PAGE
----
Too many polls are apt to harm a democracy


Following and trying to manipulate public opinion too closely can lead to a superficially participative democracy. As the recent example in California demonstrates, in this context the emergence of inspirational leaders is unlikely.

California has the world’s most participative democracy. The recall vote is a novelty, but there have been endless referendums on specific propositions and a wide range of public jobs is subject to political appointment. But in democracy, as in so much else, California demonstrates that you can have too much of a good thing.

When you seek public opinion on individual issues, there is no reason to expect that the public opinions you discover will be either consistent or coherent. Californians want to use more electricity, they want it at low prices and they do not want new generating capacity built anywhere near them. They cannot be blamed for these preferences: they are also mine, and probably yours. But you cannot have all these things at once, and that is why California has suffered widespread blackouts. The responsible politician explains why you cannot have it all: the responsive politician acts as mouthpiece for the conflicting demands of his electorate. When things go wrong, you look for scapegoats – such as the hapless Gray Davis.

The ideal of democratic politics is the town meeting, still feasible in small communities and Swiss cantons. But participative democracy is impossible for heterogeneous groups of tens of millions of people such as California or the European Union. Political activity is time-consuming and, for most people, tedious. Those who take part are unrepresentative because, if they were representative, they would be at home watching television.

So the mechanisms of participation are taken over by special-interest groups, ideologues and those who are obsessive about specific issues. These are the people you find at a modern public hearing, inquiry or meeting. The one group not represented is the public. The repetition of set-piece speeches can never establish truth or create consensus. And this process of interest group representation is, by its nature, interminable. There is always more to ask for.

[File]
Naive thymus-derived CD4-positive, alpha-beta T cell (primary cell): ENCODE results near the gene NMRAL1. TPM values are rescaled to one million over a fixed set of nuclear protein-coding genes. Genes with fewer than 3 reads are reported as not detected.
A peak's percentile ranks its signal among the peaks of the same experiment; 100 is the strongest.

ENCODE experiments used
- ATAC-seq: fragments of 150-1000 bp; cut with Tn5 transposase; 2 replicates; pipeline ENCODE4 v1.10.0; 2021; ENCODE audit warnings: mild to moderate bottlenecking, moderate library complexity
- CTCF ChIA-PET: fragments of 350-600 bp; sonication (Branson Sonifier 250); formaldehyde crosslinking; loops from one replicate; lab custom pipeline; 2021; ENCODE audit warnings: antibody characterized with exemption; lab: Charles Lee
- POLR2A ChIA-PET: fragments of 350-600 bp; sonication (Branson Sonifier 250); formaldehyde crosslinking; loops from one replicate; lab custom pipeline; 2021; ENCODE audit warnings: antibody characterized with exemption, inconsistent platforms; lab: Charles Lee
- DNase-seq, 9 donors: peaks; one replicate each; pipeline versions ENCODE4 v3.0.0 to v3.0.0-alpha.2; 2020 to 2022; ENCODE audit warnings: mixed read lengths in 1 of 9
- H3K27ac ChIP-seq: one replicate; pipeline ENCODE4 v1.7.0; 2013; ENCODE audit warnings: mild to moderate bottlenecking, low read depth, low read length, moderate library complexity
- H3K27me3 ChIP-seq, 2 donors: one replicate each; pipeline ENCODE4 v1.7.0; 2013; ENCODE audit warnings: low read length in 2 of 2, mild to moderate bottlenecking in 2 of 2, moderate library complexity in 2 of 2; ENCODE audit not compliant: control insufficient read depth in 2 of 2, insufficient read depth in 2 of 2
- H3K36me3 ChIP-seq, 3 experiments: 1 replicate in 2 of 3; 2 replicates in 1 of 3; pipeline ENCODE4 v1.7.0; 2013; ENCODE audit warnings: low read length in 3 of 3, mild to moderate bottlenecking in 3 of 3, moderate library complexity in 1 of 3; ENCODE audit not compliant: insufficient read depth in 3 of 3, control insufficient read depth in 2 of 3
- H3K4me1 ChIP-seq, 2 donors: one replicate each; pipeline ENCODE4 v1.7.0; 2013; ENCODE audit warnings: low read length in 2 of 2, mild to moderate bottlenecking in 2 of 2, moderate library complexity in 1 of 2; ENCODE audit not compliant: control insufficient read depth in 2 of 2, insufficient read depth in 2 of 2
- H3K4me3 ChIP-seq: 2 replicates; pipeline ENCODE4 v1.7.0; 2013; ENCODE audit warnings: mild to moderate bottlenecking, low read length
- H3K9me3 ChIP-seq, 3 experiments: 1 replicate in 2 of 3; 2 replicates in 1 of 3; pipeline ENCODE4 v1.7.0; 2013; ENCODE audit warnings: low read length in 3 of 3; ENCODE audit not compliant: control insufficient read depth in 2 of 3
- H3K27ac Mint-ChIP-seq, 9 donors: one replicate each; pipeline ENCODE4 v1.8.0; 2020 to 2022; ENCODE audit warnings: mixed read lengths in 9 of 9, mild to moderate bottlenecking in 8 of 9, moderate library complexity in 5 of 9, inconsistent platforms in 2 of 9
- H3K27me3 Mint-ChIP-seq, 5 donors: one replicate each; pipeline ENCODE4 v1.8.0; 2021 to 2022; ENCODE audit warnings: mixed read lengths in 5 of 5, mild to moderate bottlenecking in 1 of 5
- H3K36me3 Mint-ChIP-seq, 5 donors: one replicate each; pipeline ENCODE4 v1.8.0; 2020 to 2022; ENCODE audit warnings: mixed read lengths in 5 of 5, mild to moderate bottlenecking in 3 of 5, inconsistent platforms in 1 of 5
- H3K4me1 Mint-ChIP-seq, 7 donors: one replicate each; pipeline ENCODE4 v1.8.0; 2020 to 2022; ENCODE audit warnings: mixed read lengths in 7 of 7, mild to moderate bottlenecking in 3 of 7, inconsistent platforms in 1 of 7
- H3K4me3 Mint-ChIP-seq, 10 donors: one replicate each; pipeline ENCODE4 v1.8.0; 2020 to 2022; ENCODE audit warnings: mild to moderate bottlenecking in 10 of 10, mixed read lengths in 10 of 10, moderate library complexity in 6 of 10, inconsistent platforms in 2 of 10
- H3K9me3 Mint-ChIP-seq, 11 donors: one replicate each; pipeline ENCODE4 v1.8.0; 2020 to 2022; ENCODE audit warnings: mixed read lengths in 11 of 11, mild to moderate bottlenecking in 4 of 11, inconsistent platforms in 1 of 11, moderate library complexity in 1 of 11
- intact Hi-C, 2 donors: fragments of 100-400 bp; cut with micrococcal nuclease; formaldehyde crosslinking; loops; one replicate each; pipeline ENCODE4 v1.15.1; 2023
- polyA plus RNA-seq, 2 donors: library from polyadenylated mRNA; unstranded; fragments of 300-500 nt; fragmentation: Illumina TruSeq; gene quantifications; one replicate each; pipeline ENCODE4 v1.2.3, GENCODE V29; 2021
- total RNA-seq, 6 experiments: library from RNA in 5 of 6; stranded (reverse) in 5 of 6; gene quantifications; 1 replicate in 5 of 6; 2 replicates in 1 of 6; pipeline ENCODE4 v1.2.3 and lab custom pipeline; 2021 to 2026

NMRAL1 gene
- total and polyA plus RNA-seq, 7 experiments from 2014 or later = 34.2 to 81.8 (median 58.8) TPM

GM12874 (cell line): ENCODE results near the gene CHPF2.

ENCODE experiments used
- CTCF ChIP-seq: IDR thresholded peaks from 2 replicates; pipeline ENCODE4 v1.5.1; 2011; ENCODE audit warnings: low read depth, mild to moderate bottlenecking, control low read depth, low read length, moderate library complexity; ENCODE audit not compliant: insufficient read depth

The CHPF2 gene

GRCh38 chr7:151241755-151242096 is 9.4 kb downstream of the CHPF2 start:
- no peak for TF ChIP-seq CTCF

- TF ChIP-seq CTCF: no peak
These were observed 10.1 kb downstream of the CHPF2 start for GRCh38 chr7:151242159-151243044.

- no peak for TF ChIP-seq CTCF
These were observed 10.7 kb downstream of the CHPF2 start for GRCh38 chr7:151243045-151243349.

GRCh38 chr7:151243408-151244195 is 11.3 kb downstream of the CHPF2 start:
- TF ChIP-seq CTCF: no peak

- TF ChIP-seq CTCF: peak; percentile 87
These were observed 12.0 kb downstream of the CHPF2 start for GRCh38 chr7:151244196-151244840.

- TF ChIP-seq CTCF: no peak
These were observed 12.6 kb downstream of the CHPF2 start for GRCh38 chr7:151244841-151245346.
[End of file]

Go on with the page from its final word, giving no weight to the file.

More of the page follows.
The paradox is well described in The Future of Freedom, a recent book by Fareed Zakaria. The US is the most thoroughgoing participative democracy in the world. Yet its government is in thrall to corporate lobbyists; political influence, appointment and favours are on public sale; congressional legislation is like a Christmas tree on which there is a present for everyone.

The more superficially participative a democracy, the less able it is to distil a public interest. That distinction between representative and participative democracy was never better expressed than by Edmund Burke, before America was invented: “Your representative owes you, not his industry only, but his judgment: and he betrays, instead of serving you, if he sacrifices it to your opinion.”

The town meeting finds its true modern expression in representative democracy. The ideal was never an assembly of discordant voices, each one shouting “give me more”. The ideal was of debate directed towards truth, mediation directed towards consensus. Its heroes were responsible citizens: public-spirited individuals for whom civic leadership was a responsibility to be feared rather than a prize to be sought. If this sounds Utopian, that should remind us how far from the democratic ideal is the world of spin, electronic referendums and focus groups.

Successful democracy is not based on constant monitoring of the pulse of public opinion. Its characteristics are quite different. Its values are sufficiently reflective of its members to command widespread acceptance. Its government enjoys a legitimacy that ensures minorities that press their selfish concerns too far can be forced to defer to the public interest. It is not a society in which the will of 51 per cent can be imposed on everyone else.

Successful democracies find leaders who frame public opinion but neither follow it cravenly nor manipulate it aggressively. The exercise of leadership is contestable: but, as Burke explained, if that leadership is contested every day, or every year, its quality and its responsibility are fatally weakened. If you wonder why a society with so many talented people as the US recruits political leaders of such low calibre, the current footage from California provides all the explanation you need.

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